She completed her degree at St Teresa’s Women’s college in Eluru and done her M Phil on famous writer Kethu Viswanatha Reddy. She completed her doctorate on Volga, a famous feminist writer, under the guidance of Prof. Atthaluri Narasimha Rao.

In an interview of The Hans India, she revealed her thoughts on the new novel Neela that was released in Eluru on January 20.

Excerpts:

What inspired you to write ‘Neela’?
In the society, every structure keeps changing. It may be the man-woman relationship or the relationships in a movement. Or it may be the structure of other basic systems (or fundamental organisations/system). Sometimes the organisations or the associations that we considered most modern get filled with violence, discrimination, uncertainty and inequality with the passage of time for two or three generations and throw challenges before us. I penned this novel impelled by the necessity of putting these organisations to test from time to time. But I am not against these establishments. These organisations are necessary for upholding the democratic ideals. But patriarchy should be stripped out from these organisations.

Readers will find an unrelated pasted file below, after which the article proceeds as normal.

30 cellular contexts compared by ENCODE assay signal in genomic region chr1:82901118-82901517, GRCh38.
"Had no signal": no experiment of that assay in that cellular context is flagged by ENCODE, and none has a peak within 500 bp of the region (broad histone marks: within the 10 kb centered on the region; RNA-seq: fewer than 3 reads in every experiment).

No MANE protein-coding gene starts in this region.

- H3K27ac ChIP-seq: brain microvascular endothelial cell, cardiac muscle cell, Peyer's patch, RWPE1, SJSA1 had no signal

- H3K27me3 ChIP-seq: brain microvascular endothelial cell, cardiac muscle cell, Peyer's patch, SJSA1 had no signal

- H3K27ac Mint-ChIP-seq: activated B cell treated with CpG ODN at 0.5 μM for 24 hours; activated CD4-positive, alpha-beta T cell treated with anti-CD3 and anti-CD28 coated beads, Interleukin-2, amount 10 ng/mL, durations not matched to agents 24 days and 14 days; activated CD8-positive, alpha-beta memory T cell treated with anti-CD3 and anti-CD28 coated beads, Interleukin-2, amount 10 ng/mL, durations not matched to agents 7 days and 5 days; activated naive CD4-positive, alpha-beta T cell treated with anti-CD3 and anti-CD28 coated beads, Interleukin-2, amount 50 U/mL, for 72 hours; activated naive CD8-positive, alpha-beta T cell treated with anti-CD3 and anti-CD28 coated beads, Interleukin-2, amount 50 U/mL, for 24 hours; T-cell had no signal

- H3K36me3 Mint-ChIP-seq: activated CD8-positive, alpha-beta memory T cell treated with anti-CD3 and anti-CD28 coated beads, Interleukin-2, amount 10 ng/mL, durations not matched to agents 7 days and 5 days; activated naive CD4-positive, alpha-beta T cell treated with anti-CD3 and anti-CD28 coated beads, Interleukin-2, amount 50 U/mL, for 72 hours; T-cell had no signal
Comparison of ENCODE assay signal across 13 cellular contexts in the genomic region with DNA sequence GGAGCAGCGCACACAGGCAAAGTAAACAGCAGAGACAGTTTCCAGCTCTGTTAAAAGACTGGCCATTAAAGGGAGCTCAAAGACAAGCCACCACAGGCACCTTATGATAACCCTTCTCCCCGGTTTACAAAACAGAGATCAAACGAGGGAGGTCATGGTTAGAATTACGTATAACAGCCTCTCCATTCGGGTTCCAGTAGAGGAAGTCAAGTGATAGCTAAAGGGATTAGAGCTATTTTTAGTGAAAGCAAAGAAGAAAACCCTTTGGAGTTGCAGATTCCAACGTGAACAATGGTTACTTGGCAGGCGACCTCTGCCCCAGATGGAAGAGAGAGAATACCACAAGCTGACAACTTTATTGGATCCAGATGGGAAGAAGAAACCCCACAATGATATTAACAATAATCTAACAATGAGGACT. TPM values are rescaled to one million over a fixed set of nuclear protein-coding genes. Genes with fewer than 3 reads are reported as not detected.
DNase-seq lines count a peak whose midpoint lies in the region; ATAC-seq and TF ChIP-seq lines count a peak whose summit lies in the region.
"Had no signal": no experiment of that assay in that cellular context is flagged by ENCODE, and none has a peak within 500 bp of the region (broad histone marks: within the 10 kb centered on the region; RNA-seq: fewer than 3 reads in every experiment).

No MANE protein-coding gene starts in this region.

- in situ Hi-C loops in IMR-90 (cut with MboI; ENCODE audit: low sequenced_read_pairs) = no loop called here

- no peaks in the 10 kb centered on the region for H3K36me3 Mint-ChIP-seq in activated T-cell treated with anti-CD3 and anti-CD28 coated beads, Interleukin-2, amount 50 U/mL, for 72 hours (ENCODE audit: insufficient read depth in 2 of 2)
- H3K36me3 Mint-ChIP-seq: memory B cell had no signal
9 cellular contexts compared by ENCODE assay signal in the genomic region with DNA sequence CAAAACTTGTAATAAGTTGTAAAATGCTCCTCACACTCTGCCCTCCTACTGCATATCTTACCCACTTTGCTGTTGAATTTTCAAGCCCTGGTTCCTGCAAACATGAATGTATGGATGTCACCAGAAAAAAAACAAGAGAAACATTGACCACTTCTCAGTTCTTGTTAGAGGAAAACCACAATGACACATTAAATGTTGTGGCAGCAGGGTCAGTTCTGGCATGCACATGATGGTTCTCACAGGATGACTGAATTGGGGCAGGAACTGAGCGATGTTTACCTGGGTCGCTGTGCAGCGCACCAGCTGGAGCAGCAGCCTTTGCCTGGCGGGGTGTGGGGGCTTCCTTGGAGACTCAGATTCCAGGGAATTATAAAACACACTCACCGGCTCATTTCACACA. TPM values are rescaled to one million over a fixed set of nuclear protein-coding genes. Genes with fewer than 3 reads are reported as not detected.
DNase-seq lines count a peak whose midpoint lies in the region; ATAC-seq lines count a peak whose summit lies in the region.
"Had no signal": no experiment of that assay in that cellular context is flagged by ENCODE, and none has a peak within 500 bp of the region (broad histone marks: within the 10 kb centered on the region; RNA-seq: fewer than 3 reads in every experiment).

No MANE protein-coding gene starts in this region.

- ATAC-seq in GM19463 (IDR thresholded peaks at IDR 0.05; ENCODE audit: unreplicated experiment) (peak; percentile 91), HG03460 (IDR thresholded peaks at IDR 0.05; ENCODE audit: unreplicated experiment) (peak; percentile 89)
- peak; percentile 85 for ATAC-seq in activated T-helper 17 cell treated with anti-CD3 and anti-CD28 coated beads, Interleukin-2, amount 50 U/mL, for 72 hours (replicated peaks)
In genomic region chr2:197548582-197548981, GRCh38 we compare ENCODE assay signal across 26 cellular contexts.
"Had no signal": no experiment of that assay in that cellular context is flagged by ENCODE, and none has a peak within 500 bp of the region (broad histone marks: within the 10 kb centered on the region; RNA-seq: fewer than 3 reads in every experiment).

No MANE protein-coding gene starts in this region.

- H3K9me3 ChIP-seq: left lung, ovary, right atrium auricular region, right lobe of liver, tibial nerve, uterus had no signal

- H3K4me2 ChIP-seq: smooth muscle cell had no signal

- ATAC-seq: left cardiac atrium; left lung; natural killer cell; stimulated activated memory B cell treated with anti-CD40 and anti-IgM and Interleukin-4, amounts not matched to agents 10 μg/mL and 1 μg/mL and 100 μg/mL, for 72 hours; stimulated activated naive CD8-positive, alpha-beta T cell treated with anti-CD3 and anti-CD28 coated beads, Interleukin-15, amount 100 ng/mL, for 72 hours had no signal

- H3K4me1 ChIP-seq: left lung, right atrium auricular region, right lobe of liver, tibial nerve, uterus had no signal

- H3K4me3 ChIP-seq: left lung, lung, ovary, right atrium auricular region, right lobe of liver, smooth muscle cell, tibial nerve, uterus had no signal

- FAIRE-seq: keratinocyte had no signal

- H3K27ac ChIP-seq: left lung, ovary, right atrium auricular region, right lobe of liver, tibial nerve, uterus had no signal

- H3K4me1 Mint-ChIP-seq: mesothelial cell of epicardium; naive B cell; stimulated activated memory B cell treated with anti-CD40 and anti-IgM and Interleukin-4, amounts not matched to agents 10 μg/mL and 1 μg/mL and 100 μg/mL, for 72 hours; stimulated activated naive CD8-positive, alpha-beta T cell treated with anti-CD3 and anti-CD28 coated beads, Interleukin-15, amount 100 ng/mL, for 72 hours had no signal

What is the theme of the novel? And what is its background with regard to place and time?